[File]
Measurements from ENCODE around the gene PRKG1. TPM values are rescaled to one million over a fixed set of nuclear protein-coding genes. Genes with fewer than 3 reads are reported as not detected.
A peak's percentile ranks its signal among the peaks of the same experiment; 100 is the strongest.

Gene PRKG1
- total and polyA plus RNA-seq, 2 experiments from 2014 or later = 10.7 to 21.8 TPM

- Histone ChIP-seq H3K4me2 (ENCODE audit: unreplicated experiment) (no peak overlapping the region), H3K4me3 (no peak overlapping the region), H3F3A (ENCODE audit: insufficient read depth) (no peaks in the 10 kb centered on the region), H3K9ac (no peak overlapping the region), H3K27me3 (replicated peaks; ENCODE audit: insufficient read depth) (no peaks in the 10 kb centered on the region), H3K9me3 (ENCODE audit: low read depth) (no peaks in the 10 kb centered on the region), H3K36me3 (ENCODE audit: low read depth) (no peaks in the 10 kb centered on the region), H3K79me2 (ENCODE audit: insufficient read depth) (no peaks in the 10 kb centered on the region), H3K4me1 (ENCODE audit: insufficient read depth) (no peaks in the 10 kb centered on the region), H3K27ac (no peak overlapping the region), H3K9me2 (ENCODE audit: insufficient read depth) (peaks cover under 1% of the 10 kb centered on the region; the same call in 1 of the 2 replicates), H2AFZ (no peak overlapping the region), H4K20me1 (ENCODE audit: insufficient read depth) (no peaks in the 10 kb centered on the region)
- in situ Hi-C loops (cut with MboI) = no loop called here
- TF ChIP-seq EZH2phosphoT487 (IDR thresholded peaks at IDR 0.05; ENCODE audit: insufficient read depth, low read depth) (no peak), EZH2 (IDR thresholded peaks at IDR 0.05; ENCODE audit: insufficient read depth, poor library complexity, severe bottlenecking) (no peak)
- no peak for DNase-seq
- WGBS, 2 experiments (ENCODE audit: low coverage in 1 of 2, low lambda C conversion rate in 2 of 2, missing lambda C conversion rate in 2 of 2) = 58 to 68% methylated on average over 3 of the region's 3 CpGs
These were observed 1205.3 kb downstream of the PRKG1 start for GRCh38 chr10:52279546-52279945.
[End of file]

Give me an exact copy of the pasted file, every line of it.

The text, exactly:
Measurements from ENCODE around the gene PRKG1. TPM values are rescaled to one million over a fixed set of nuclear protein-coding genes. Genes with fewer than 3 reads are reported as not detected.
A peak's percentile ranks its signal among the peaks of the same experiment; 100 is the strongest.

Gene PRKG1
- total and polyA plus RNA-seq, 2 experiments from 2014 or later = 10.7 to 21.8 TPM

- Histone ChIP-seq H3K4me2 (ENCODE audit: unreplicated experiment) (no peak overlapping the region), H3K4me3 (no peak overlapping the region), H3F3A (ENCODE audit: insufficient read depth) (no peaks in the 10 kb centered on the region), H3K9ac (no peak overlapping the region), H3K27me3 (replicated peaks; ENCODE audit: insufficient read depth) (no peaks in the 10 kb centered on the region), H3K9me3 (ENCODE audit: low read depth) (no peaks in the 10 kb centered on the region), H3K36me3 (ENCODE audit: low read depth) (no peaks in the 10 kb centered on the region), H3K79me2 (ENCODE audit: insufficient read depth) (no peaks in the 10 kb centered on the region), H3K4me1 (ENCODE audit: insufficient read depth) (no peaks in the 10 kb centered on the region), H3K27ac (no peak overlapping the region), H3K9me2 (ENCODE audit: insufficient read depth) (peaks cover under 1% of the 10 kb centered on the region; the same call in 1 of the 2 replicates), H2AFZ (no peak overlapping the region), H4K20me1 (ENCODE audit: insufficient read depth) (no peaks in the 10 kb centered on the region)
- in situ Hi-C loops (cut with MboI) = no loop called here
- TF ChIP-seq EZH2phosphoT487 (IDR thresholded peaks at IDR 0.05; ENCODE audit: insufficient read depth, low read depth) (no peak), EZH2 (IDR thresholded peaks at IDR 0.05; ENCODE audit: insufficient read depth, poor library complexity, severe bottlenecking) (no peak)
- no peak for DNase-seq
- WGBS, 2 experiments (ENCODE audit: low coverage in 1 of 2, low lambda C conversion rate in 2 of 2, missing lambda C conversion rate in 2 of 2) = 58 to 68% methylated on average over 3 of the region's 3 CpGs
These were observed 1205.3 kb downstream of the PRKG1 start for GRCh38 chr10:52279546-52279945.